President Barack Obama’s campaign organization asked a U.S. appeals court to uphold a lower-court ruling that equalized Ohio’s number of early voting days leading up to the Nov. 6 national election. U.S. District Judge Peter Economus ruled Aug. 31 that all Ohio citizens must be allowed to cast pre-Election Day ballots through Nov. 5, agreeing with the Obama campaign and state and national Democratic parties that Ohio’s plan to grant three more early or absent voting days to residents in the armed forces or living overseas was unconstitutional. Economus last week rejected a request by Ohio Secretary of State Jon Husted to delay enforcement of his decree until the federal appeals court in Cincinnati and then, potentially, the U.S. Supreme Court reviews the case. The Obama campaign told the appeals court in a Sept. 17 brief that ending early balloting on Nov. 2 for all except overseas residents and military personnel imposes a significant burden on the right to vote.

Pennsylvania: State Supreme Court Casts Doubt On Voter ID Law | TPM

The Pennsylvania Supreme Court cast serious doubt on the state’s voter ID law on Tuesday, ordering a lower court to rethink its decision upholding the law earlier this year. In a 4-2 ruling, the justices ordered the lower court to block the law unless Pennsylvania can prove it is currently providing “liberal access” to photo identification cards and that there “will be no voter disenfranchisement” on Election Day. The two dissenters opposed the voter ID law and wanted the Supreme Court to issue an injunction itself. The ruling said there was a “disconnect” between what the law prescribes and how it was actually being implemented. It said an “ambitious effort” to implement identification procedures in a short timeframe “has by no means been seamless in light of the serious operational constraints faced by the executive branch.”

Pennsylvania: High court wants review of voter ID access | The Associated Press

Pennsylvania’s highest court on Tuesday told a lower court that it should stop a tough new voter photo identification law from taking effect in this year’s presidential election if the judge concludes voters cannot easily get ID cards or thinks they will be disenfranchised. The 4-2 decision by the state Supreme Court sends the case back to the lower Commonwealth Court, where a judge initially ruled in August that the divisive law could go forward. The high court asked for an opinion by Oct. 2 — just 35 days before the election. If the judge finds there will be no voter disenfranchisement and that IDs are easily obtained, then the 6-month-old law can stand, the Supreme Court said. But the Supreme Court’s directions to the lower court set a much tougher standard than the one Judge Robert Simpson used when he rejected the plaintiffs’ request to halt the law, said David Gersch, the challengers’ lead lawyer.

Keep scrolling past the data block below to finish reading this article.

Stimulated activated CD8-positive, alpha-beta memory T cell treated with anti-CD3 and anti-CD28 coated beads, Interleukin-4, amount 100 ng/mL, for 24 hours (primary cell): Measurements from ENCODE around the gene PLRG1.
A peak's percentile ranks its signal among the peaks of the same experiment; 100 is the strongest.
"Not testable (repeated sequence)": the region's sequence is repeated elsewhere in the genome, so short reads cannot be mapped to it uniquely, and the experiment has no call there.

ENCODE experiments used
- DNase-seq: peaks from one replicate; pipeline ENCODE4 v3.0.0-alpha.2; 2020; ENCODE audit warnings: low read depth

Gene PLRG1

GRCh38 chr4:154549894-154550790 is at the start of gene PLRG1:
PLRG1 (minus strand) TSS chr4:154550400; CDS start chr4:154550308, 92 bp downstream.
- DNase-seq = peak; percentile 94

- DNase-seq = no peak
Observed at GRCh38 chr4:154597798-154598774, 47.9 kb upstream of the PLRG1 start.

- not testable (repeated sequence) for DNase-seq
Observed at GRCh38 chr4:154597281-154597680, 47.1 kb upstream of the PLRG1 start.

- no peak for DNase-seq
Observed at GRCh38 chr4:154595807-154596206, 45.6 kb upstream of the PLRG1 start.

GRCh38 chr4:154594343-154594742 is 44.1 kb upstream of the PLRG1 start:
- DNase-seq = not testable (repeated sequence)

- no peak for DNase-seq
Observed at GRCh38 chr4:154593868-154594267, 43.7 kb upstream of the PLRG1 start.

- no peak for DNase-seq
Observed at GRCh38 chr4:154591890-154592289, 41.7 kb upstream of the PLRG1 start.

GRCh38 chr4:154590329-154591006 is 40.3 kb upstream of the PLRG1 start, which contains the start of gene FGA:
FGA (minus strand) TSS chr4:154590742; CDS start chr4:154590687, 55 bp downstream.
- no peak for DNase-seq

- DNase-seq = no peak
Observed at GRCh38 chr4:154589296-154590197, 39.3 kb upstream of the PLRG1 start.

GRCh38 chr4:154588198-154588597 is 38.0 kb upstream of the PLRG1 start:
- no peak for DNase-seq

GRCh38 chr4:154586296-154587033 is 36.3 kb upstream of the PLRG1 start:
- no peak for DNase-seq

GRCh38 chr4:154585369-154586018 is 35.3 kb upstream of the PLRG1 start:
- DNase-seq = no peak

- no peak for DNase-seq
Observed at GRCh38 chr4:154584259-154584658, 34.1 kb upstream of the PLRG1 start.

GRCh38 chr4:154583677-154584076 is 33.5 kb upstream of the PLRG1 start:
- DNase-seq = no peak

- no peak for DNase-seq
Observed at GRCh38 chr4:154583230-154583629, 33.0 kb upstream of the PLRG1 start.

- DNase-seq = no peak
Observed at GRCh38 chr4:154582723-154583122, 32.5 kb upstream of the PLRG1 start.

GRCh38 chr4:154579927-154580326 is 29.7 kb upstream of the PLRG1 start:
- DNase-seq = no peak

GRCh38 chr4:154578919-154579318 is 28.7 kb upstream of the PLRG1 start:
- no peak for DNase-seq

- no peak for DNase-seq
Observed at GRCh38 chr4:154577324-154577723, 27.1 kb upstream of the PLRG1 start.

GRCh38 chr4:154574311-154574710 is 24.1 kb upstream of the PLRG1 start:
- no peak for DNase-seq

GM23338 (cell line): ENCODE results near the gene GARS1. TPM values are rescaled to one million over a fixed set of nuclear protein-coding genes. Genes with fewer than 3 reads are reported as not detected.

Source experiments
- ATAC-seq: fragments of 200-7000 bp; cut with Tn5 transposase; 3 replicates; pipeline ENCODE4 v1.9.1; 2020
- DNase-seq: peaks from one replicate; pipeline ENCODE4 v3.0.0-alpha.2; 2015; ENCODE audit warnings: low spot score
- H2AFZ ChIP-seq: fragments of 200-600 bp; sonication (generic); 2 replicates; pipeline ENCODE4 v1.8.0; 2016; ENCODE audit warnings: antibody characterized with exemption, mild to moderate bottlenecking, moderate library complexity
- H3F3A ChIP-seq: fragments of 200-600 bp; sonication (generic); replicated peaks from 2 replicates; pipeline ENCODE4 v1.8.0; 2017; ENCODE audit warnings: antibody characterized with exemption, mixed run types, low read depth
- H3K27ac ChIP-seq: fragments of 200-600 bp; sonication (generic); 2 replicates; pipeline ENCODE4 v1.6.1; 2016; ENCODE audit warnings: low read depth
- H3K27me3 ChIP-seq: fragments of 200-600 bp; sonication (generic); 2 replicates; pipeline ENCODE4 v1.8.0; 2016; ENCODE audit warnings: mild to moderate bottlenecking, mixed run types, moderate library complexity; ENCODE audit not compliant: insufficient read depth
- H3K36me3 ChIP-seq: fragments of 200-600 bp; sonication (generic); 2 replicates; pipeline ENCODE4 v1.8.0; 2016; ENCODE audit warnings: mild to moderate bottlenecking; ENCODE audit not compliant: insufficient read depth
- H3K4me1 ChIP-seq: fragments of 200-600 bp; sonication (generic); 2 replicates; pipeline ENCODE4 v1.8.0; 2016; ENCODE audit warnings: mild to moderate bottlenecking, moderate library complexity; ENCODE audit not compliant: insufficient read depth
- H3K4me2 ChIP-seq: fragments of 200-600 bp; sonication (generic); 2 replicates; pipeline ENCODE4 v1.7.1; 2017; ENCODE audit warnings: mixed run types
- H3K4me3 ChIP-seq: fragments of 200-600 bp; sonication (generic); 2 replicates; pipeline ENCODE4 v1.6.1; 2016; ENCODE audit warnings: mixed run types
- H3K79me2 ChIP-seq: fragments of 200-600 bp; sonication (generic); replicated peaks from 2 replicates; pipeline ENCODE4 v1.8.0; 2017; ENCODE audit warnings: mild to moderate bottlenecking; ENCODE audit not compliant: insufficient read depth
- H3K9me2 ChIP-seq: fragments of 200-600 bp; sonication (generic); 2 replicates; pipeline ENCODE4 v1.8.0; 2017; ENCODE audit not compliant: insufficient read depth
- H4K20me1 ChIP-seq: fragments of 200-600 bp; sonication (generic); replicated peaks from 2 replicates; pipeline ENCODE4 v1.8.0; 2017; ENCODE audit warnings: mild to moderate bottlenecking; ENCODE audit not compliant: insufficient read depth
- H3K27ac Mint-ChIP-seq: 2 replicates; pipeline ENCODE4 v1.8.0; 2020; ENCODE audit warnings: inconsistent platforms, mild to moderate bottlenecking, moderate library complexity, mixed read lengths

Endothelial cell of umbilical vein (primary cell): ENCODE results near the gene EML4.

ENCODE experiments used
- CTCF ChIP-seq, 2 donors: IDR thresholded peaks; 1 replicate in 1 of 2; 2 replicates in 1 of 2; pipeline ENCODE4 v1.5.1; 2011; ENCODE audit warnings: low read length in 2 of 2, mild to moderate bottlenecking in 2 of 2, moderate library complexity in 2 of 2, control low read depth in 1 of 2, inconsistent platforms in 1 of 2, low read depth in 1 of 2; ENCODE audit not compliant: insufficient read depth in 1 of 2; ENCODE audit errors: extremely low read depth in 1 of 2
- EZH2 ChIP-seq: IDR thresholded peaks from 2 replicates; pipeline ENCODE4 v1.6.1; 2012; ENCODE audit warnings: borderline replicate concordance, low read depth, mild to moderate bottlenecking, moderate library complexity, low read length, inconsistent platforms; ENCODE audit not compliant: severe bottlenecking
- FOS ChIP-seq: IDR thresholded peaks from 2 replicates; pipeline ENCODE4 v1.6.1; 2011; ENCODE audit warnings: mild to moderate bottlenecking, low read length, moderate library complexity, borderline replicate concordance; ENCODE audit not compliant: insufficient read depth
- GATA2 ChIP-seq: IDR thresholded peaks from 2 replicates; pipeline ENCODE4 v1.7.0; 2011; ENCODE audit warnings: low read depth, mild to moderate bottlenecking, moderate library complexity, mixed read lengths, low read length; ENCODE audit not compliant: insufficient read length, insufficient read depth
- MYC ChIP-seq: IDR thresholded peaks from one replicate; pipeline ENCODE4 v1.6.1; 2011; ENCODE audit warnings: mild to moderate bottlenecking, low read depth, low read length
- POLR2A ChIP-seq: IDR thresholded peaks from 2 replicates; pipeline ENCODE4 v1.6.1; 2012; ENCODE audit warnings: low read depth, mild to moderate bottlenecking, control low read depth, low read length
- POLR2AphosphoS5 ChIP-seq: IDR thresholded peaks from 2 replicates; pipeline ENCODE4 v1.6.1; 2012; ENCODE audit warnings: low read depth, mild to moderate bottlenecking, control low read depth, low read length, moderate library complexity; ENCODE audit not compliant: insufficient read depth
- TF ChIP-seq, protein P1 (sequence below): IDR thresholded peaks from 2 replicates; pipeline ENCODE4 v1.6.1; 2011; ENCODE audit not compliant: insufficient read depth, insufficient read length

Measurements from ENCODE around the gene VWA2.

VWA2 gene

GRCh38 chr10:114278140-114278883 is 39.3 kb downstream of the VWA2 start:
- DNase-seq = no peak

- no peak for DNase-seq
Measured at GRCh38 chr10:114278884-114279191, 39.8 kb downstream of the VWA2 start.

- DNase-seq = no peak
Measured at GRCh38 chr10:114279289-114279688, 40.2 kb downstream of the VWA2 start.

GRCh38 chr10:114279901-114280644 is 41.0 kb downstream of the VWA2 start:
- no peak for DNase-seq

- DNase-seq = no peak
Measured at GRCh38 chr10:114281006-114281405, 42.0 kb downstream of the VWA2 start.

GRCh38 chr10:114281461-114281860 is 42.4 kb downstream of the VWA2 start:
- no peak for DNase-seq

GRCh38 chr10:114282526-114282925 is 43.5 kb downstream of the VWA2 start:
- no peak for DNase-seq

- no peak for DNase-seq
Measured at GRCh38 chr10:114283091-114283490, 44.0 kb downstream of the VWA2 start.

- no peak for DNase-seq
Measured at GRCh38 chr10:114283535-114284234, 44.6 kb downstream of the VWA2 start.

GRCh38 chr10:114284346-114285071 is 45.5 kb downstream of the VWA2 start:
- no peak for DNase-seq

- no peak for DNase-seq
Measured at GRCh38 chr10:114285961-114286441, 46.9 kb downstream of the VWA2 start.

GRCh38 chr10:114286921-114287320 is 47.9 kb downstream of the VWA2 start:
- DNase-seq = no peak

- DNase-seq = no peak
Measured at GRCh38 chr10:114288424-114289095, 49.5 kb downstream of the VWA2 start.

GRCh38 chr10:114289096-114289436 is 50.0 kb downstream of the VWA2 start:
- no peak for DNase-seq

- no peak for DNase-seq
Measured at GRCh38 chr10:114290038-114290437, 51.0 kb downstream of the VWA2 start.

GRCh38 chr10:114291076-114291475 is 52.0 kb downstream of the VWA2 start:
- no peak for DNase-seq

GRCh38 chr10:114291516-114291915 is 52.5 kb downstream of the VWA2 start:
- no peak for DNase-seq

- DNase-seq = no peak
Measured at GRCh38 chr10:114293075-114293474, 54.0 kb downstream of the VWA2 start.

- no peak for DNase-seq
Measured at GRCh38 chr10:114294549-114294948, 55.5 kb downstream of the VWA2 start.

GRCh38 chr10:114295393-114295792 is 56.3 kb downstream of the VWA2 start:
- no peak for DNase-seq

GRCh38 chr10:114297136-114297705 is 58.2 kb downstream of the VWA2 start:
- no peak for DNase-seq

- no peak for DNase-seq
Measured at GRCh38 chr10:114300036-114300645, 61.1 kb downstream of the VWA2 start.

Pennsylvania: Voter ID Neither Easy Nor Free | Huffington Post

The Pennsylvania Supreme Court ruling on Tuesday kicking a challenge to the state’s new voter ID law back to a lower court that already approved it may force a close look at state efforts to issue identification for voters. When that lower court upheld the strict voter ID law on Aug. 15, Judge Robert Simpson said state initiatives to educate voters and create a form of identification that can be used to vote made it unlikely that the law would disenfranchise voters. When Simpson takes up the case again, he likely will look closely at Pennsylvania’s efforts. He will find what state officials say are sincere attempts to reach registered voters. And he will find signs of serious trouble. Few of the 2 percent of Pennsylvania voters who did not have state-issued ID when the law was passed have been able to obtain it, despite programs that state officials say are free and easy.

Pennsylvania: State Supreme Court sends Voter ID back to lower court | Pittsburgh Post-Gazette

The Pennsylvania Supreme Court has ordered a lower court to revisit its decision that allowed the new voter ID law to remain in effect for the November elections. If Commonwealth Court finds the state’s implementation of the law will disenfranchise voters in November, the high court has ordered it to issue an injunction. In its decision not to stop the law immediately, the high court ruled that Commonwealth Court relied on judgments about how the state would educate voters and provide access to acceptable forms of identification. The justices wrote that lawmakers have made “an ambitious effort” to put the photo identification requirement in place by the upcoming elections but that state agencies face “serious operational constraints” in doing so. Given that, the justices wrote, they are not satisfied with a decision based on assurances of what the state will do to ensure all voters have acceptable identification.

Georgia (Sakartvelo): EU foreign ministers in Georgia to oversee election build-up as political tension rises | The Irish Times

Five European Union foreign ministers are in Georgia to oversee the build-up to its October 1st parliamentary election, amid international concern over rising political tension in the country. The EU, US and leading democracy watchdogs have called on the country to ensure free and fair conduct of the election, in which the ruling party of Georgian president Mikheil Saakashvili faces a strident challenge from supporters of the country’s richest man. Billionaire tycoon Bidzina Ivanishvili accuses Mr Saakashvili’s allies of using dirty tricks to undermine his newly formed Georgian Dream party, complaining that he has been stripped of his Georgian passport and fined millions of euro since entering politics.